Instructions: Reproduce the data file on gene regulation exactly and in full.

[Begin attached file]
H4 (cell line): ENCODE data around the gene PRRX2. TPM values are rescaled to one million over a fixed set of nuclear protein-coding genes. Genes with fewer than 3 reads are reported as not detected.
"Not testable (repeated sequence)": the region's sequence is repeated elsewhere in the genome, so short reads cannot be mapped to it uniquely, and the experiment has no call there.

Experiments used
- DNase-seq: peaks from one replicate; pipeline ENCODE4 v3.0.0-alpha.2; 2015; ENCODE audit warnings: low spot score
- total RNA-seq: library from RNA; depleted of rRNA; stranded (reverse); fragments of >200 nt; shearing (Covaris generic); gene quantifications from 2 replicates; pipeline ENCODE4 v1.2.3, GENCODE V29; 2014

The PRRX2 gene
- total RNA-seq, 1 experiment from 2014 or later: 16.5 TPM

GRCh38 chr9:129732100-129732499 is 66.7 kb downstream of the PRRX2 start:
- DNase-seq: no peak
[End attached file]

H4 (cell line): ENCODE data around the gene PRRX2. TPM values are rescaled to one million over a fixed set of nuclear protein-coding genes. Genes with fewer than 3 reads are reported as not detected.
"Not testable (repeated sequence)": the region's sequence is repeated elsewhere in the genome, so short reads cannot be mapped to it uniquely, and the experiment has no call there.

Experiments used
- DNase-seq: peaks from one replicate; pipeline ENCODE4 v3.0.0-alpha.2; 2015; ENCODE audit warnings: low spot score
- total RNA-seq: library from RNA; depleted of rRNA; stranded (reverse); fragments of >200 nt; shearing (Covaris generic); gene quantifications from 2 replicates; pipeline ENCODE4 v1.2.3, GENCODE V29; 2014

The PRRX2 gene
- total RNA-seq, 1 experiment from 2014 or later: 16.5 TPM

GRCh38 chr9:129732100-129732499 is 66.7 kb downstream of the PRRX2 start:
- DNase-seq: no peak